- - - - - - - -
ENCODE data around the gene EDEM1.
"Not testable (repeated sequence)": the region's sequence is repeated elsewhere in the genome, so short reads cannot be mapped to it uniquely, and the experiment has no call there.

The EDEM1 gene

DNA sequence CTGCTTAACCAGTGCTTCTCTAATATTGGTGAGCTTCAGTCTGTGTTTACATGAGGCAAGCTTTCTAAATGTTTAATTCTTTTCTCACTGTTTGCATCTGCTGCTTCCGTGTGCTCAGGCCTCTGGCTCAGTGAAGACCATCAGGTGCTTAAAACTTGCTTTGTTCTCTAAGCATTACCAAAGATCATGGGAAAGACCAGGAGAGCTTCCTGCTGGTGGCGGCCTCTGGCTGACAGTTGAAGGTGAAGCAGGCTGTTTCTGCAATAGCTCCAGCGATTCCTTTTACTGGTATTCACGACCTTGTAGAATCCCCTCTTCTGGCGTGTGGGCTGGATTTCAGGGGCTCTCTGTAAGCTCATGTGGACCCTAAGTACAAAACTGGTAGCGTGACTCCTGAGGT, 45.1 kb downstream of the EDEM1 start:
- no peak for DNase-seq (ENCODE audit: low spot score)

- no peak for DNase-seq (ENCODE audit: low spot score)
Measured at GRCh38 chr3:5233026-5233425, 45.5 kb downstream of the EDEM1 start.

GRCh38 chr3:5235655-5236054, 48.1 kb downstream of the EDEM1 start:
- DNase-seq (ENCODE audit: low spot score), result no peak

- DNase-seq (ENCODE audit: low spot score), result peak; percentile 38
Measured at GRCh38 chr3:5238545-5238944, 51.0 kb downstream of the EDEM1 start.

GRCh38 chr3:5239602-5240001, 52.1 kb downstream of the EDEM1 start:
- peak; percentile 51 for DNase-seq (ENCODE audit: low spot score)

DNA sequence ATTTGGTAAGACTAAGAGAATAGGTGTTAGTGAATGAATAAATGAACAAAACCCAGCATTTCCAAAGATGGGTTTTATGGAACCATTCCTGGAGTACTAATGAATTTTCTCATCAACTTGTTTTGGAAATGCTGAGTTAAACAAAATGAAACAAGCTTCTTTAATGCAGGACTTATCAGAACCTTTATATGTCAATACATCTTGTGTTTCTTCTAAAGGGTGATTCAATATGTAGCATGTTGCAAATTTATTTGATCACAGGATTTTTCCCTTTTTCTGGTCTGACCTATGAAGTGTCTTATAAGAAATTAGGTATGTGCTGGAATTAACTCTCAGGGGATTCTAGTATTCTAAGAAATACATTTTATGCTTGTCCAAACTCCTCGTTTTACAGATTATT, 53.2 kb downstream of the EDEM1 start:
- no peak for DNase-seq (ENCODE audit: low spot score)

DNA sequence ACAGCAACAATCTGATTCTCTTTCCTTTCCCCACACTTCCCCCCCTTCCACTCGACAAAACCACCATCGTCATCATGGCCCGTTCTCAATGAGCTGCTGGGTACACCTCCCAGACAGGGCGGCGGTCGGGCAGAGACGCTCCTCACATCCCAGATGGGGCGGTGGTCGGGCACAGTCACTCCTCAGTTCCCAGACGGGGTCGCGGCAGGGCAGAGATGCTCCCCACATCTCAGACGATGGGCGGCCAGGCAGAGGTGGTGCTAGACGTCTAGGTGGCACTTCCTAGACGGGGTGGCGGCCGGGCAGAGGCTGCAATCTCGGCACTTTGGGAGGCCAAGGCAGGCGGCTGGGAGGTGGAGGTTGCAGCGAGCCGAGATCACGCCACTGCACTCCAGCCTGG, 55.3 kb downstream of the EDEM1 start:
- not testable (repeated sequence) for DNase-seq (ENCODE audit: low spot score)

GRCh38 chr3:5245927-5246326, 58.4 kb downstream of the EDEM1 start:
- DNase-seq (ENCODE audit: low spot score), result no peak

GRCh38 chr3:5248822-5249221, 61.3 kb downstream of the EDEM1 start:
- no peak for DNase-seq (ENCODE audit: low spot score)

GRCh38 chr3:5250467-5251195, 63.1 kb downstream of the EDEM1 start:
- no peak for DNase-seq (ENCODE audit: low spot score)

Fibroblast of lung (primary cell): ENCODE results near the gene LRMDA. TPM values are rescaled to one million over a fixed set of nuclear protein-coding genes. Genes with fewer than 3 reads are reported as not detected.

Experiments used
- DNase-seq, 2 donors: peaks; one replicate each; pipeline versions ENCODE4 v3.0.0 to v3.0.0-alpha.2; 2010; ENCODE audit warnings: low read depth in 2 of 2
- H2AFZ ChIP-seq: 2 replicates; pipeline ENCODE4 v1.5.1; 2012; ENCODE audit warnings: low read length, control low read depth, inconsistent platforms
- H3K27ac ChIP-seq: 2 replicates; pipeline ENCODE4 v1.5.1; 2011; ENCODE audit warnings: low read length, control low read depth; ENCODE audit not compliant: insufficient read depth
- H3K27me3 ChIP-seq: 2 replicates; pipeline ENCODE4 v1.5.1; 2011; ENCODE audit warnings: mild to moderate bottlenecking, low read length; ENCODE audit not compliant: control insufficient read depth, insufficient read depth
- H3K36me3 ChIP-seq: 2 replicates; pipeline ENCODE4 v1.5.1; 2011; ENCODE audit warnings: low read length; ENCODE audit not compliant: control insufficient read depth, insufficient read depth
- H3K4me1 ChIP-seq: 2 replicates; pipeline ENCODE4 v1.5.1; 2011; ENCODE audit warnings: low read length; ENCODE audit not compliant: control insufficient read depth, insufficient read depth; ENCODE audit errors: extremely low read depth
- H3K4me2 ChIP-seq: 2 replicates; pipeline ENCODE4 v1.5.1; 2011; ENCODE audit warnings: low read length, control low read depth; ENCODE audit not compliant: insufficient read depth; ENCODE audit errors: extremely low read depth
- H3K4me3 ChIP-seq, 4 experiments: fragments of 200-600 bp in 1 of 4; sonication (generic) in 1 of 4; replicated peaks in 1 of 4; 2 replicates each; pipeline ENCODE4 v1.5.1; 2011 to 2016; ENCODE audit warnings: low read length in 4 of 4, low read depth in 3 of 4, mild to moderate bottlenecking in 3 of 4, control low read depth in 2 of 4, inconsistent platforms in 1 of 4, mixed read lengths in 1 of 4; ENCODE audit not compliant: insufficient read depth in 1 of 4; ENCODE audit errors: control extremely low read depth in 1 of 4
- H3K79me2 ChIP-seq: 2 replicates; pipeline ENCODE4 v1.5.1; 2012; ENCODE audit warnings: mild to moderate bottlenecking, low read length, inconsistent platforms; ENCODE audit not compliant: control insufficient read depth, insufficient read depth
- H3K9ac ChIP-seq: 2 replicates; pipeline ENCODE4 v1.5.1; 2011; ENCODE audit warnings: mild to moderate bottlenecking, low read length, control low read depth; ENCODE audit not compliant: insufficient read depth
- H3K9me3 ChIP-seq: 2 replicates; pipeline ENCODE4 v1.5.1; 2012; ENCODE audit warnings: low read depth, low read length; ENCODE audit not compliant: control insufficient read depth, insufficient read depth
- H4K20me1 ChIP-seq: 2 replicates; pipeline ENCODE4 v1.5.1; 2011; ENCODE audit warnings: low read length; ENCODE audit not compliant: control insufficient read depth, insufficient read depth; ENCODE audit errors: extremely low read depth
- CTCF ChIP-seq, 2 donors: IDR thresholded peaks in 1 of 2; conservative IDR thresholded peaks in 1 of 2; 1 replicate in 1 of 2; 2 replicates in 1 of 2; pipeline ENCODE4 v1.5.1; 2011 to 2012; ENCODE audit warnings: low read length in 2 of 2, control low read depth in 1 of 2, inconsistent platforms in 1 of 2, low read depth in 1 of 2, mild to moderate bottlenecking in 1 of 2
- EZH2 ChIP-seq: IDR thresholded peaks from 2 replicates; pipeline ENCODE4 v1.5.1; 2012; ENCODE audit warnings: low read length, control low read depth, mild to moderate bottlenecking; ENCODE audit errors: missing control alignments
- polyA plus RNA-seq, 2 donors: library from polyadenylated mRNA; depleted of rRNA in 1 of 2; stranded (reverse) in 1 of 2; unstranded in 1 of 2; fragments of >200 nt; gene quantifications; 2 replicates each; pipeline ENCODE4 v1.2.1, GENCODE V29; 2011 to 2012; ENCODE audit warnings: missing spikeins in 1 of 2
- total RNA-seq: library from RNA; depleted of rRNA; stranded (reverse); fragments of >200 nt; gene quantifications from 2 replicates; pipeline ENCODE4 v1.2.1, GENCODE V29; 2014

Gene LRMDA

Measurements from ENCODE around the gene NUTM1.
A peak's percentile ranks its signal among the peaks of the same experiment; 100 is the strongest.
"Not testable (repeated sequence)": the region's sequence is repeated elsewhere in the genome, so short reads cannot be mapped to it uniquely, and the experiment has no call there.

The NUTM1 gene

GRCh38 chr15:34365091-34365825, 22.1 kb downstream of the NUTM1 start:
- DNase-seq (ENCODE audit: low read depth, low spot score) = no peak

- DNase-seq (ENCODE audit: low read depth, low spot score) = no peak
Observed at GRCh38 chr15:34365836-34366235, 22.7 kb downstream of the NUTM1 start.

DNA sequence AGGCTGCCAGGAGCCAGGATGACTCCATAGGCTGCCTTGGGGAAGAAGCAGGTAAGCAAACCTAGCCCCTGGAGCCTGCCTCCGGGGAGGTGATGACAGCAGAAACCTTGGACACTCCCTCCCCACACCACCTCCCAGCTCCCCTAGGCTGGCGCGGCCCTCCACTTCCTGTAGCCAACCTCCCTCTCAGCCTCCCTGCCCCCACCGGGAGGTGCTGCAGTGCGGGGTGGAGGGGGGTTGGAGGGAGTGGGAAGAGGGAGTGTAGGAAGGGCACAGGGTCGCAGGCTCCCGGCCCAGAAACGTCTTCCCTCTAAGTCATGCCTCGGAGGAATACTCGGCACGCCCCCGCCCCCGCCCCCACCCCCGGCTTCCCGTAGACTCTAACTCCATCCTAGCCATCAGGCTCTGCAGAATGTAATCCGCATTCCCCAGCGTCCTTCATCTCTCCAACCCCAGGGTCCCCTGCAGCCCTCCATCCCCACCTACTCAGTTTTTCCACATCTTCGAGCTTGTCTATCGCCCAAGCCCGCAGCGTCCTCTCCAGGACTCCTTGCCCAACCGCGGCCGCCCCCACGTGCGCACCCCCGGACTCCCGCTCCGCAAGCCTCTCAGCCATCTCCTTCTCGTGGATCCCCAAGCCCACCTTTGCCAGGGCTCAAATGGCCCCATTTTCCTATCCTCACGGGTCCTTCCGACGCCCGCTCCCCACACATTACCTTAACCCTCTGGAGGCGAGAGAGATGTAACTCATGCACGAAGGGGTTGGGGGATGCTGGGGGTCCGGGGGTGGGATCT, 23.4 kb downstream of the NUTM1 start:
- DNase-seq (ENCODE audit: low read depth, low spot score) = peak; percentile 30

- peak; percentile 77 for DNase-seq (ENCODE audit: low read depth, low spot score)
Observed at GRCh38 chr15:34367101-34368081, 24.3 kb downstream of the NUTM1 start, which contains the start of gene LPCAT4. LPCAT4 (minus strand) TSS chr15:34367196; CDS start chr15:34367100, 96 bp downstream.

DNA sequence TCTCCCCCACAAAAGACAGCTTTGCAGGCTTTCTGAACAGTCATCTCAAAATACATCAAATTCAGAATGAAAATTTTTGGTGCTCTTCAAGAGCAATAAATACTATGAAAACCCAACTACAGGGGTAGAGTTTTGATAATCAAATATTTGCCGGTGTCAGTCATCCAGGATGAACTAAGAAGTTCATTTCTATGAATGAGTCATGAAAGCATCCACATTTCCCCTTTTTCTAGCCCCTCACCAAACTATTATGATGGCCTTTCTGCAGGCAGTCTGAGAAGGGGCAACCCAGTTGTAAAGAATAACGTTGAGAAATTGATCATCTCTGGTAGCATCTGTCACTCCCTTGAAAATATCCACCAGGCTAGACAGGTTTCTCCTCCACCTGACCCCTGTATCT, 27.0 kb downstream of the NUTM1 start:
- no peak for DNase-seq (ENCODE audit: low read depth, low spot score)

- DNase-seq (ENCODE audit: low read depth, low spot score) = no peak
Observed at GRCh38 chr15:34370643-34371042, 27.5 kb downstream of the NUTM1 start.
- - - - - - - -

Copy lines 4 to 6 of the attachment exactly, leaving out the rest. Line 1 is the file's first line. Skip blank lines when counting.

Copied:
DNA sequence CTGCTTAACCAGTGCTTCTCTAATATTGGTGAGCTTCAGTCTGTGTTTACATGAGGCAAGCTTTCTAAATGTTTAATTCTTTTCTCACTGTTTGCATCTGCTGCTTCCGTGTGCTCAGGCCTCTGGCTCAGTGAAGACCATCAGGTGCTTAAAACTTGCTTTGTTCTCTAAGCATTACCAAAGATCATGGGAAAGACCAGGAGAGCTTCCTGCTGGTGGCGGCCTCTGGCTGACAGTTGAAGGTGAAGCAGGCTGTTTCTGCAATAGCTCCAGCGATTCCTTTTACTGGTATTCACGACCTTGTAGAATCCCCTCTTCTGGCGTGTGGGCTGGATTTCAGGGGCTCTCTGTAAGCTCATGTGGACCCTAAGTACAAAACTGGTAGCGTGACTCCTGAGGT, 45.1 kb downstream of the EDEM1 start:
- no peak for DNase-seq (ENCODE audit: low spot score)

- no peak for DNase-seq (ENCODE audit: low spot score)